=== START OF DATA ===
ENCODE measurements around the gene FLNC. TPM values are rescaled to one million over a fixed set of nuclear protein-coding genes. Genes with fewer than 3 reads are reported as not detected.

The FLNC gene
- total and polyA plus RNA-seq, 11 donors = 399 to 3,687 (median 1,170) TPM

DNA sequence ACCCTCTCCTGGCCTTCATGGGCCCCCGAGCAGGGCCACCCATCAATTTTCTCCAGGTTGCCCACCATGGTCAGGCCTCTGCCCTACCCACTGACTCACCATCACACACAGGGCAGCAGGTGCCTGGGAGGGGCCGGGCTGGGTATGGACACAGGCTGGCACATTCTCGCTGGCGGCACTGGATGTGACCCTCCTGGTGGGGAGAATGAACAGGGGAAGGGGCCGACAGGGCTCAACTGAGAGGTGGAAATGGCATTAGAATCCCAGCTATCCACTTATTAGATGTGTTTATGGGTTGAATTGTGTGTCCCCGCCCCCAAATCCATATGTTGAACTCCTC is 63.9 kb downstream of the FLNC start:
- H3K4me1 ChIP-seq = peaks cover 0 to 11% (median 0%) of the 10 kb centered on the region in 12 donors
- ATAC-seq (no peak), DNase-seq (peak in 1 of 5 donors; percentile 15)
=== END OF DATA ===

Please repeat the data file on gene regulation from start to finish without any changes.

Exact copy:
ENCODE measurements around the gene FLNC. TPM values are rescaled to one million over a fixed set of nuclear protein-coding genes. Genes with fewer than 3 reads are reported as not detected.

The FLNC gene
- total and polyA plus RNA-seq, 11 donors = 399 to 3,687 (median 1,170) TPM

DNA sequence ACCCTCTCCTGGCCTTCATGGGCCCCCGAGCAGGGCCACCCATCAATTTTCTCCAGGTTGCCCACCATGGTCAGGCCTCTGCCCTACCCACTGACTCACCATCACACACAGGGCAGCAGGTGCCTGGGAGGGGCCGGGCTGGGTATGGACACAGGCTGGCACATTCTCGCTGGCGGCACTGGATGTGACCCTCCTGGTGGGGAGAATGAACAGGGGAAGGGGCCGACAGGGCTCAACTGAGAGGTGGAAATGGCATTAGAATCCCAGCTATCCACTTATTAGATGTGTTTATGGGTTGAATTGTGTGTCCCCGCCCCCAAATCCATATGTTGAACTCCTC is 63.9 kb downstream of the FLNC start:
- H3K4me1 ChIP-seq = peaks cover 0 to 11% (median 0%) of the 10 kb centered on the region in 12 donors
- ATAC-seq (no peak), DNase-seq (peak in 1 of 5 donors; percentile 15)